New compensation rules for delayed or cancelled transfer flights outside of the EU

Legislation for compensation rules in EU Regulation 261/2004 has been clarified for passengers having transfer flights outside of the EU. Previously compensation would only be awarded to passengers dealing with missed connections in the EU, but the European Court of Justice has ruled that passengers of problem flights outside of the EU, part of journey that commenced in the EU, are entitled to compensation for arrival delays of three hours or more.

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Transfer flights outside EU now covered by EU legislation

Regulation 261/2004 was established to protect passenger rights for passengers flying from the EU or to the EU with a European airline. Missed connection claims were already covered by the Regulation as the problem flight causing passengers to miss their connection, departed from the EU. However, what happens if you booked a trip with a stopover outside of Europe, and that flight is delayed or cancelled due to a technical defect or shortage of staff for example? Reasons for which under Regulation 261/2004 you would be entitled to compensation. By other means, if your transfer flight was planned ín the EU, you would be entitled to compensation even though the journey is practically the same.

Example: You travel from Amsterdam to Singapore, Malaysia with a stopover in Dubai. Your flight from Dubai to Singapore is cancelled because of a technical defect. You were not entitled to compensation before, as your flight was outside of the EU and not covered by Regulation 261/2004. Was your stopover in London instead of Dubai? Then you would be entitled to compensation.

However, the European Court of Justice found it unfair, as the second flight is part of an entire journey starting in the EU. Therefor the ECOJ ruled that flights in one booking should be considered one journey and therefor the Regulation applies for both flights.

New rules mean more passengers can claim compensation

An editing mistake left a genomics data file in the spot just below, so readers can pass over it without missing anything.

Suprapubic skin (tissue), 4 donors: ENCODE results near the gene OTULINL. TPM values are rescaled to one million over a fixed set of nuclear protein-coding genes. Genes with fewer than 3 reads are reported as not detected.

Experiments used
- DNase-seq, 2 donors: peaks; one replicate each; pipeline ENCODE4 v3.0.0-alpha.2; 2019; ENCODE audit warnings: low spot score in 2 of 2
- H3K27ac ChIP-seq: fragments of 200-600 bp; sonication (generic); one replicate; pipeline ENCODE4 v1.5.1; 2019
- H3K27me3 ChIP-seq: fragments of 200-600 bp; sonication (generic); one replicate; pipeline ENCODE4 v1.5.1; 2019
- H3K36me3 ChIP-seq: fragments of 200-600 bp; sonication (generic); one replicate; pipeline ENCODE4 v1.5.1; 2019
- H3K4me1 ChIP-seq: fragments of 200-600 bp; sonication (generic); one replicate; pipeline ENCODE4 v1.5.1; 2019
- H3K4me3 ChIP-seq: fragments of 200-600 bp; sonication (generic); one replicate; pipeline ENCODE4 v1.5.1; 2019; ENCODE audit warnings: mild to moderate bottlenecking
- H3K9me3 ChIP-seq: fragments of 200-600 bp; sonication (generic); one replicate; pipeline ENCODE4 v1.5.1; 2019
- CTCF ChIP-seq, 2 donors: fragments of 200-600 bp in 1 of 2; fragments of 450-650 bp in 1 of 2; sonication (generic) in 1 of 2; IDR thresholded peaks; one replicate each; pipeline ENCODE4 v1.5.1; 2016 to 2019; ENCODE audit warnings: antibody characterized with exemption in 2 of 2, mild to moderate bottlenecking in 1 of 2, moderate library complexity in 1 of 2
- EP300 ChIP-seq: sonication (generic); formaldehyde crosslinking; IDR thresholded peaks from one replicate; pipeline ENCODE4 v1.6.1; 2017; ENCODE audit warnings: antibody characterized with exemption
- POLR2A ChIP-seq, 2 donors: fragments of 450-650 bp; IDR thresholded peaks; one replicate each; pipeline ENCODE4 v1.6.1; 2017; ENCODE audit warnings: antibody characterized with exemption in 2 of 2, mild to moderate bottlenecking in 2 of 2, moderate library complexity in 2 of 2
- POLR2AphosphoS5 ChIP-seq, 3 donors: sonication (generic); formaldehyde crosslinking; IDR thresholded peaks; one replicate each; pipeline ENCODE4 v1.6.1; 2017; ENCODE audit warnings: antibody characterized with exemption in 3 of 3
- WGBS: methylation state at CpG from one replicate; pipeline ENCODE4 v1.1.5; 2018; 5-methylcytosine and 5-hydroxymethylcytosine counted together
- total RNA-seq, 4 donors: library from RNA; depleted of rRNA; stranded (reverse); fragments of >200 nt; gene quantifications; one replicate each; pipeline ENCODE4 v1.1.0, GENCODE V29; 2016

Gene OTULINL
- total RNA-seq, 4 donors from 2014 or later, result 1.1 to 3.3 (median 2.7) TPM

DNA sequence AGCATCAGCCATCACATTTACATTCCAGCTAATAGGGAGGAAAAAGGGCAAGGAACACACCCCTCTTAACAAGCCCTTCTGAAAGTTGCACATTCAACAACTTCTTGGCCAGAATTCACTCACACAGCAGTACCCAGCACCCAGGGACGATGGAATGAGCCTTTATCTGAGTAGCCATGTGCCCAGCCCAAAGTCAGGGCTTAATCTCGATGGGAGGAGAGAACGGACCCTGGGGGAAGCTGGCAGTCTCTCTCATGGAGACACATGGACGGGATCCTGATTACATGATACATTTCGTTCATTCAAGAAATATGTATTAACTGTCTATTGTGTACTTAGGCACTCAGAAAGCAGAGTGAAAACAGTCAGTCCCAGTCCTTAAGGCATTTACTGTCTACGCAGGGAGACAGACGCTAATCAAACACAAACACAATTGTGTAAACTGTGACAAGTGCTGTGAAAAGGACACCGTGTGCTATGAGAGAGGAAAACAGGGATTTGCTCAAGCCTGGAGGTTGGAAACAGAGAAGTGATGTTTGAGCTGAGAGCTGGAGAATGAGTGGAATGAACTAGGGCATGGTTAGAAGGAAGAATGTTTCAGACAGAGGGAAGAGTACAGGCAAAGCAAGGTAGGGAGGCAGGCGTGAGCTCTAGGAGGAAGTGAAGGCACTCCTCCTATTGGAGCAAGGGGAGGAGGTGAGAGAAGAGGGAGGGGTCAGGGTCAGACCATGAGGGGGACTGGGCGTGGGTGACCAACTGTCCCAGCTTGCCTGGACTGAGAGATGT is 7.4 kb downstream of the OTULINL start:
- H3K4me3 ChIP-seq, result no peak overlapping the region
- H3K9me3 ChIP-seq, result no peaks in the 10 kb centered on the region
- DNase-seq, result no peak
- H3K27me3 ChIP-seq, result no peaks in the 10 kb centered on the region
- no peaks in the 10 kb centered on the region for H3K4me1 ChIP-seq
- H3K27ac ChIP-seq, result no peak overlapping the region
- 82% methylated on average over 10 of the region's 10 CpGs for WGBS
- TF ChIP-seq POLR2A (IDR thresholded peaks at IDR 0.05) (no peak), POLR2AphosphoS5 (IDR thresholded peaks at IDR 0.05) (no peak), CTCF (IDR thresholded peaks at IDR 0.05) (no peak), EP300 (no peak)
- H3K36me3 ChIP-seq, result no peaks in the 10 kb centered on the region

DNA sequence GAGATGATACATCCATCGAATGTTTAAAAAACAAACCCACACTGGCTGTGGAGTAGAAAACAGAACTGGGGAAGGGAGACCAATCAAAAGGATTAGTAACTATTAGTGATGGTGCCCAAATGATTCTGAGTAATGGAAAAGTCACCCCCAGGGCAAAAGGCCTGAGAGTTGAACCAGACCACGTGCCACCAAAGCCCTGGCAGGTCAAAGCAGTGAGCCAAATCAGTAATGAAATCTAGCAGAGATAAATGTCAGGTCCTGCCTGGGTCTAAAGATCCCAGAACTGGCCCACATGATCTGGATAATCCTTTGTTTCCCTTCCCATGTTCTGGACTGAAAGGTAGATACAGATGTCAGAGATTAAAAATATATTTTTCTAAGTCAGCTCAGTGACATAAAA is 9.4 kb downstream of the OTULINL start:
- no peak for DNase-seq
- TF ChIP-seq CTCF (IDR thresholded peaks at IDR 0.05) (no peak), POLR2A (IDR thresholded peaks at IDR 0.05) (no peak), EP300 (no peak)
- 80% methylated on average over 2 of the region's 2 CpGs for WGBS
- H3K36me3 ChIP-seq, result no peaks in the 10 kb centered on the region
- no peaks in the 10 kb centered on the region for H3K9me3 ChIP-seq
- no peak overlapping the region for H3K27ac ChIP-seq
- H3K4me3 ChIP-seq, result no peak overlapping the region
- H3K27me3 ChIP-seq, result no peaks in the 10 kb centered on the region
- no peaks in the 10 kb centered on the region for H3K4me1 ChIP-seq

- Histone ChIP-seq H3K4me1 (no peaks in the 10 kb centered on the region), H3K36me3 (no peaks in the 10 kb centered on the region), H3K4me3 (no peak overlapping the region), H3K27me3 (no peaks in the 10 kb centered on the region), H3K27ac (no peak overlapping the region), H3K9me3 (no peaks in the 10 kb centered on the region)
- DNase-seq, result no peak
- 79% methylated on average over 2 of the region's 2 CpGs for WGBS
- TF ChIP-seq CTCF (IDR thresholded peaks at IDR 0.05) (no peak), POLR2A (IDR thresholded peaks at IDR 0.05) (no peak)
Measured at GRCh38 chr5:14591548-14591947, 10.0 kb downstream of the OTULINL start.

What does this new judgement mean for you as a passenger? If your flights are in one booking, it does not matter where your transfer flight is, your passenger rights are protected as long as you depart from an airport in the EU. The existing rules for compensation still apply, meaning that your arrival delay must be three hours or more and the delay is not to be delayed due to an extraordinary circumstance. If your flight is from outside the EU to a destination in the EU, you are only entitled to compensation if your flight is operated by a European airline. 

Example: Your flight from Singapore to Sydney is delayed by 8 hours because of a tropical storm. The flight is part of your journey from London. You are not entitled to compensation because the flight is delayed due to an extraordinary circumstance. If this was not the case, you would now be entitled to €600 in compensation by the new ruling.

How to ensure your passenger rights to the max when flying outside the EU

There are a few precautions you can take to ensure your rights when you travel outside the EU.

  1. Always book your flights together. No separate bookings that is. The airlines that conduct the connecting flights work together and ensure that you make your connecting flight in time.
  2. Choose a journey that allows you some wiggle room in the transfer time. That way a little delay won’t make you miss your connecting flight.
  3. Flying home from a destination outside the EU? When possible, fly with a European carrier. They are still bound by European legislation.
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